My Kwanzan cherry tree

Plants have a way of connecting me to the past. I can remember the shade of the rose blossoms that were in our yard in Queens. The story goes that my grandmother took a cutting of it while walking home from work one day, rooted it, and then gave it to my parents to grow. (I wish I had known how to do the same when I was 13 and we had to move.)

I grow pear trees because my grandfather used to have one in his backyard. (After I planted two Kieffer trees, I learned he actually had a Bartlet. Oops.) He grew tomatoes and cucumbers along his property that ran along the LIRR tracks. There was a whole portion of unused land that his neighbor  allowed him to grow raspberry bushes on. He made arbors out of pipes during the 1940s that he trained grapes to grow on that he made into wine. When I spent time in his garden in the 1980s and 1990s, he no longer made the wine, but we ate the fruit.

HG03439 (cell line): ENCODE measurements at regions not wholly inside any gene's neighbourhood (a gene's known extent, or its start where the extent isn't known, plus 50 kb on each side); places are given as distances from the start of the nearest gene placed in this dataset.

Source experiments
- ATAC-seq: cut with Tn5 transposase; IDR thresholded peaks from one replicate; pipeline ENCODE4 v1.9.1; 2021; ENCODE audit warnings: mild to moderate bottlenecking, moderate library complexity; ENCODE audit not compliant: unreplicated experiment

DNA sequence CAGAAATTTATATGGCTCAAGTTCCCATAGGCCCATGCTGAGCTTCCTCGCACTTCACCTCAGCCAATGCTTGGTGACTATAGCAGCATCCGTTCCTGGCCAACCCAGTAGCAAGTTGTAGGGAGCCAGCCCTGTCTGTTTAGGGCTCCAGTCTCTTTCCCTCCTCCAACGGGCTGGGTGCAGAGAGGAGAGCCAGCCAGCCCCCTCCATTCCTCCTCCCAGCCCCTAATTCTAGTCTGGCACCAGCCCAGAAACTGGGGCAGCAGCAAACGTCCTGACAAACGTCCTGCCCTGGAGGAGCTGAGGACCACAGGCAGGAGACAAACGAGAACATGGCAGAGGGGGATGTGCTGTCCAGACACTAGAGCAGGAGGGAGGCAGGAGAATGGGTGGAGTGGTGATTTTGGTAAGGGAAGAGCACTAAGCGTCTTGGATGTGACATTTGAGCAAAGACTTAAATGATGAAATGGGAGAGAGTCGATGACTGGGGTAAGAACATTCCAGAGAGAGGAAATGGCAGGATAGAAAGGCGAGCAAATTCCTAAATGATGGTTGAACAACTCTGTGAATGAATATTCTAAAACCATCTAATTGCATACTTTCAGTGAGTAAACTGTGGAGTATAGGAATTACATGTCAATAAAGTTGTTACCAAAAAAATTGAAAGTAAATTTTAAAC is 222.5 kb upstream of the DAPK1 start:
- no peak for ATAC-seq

July 1980 in Queens. In this photo, my uncle, cousin and grandfather stand
out front behind the Kwanzan cherry tree.
But what stands out the most from my grandfather's garden, perhaps which I  miss the most, is the Kwanzan cherry tree that grew in his front yard. It took a while for me to figure out which species of tree he grew, but one day when going home from pastry school, the whole parking lot had the same type of tree in bloom. I took photos and used that to track down what type of tree it was.

This photo was taken after pastry class in Hartford, CT.

So, needless to say, when we moved to our first home in 2009, the first tree I planted in the dead center of the lawn was my own Kwanzan cherry tree.

When it blooms in the spring, as seen in the photo above taken today, it always reminds me of my childhood. I would climb the tree and pick the blossoms to put in my hair. I think he would be happy to see it out front.


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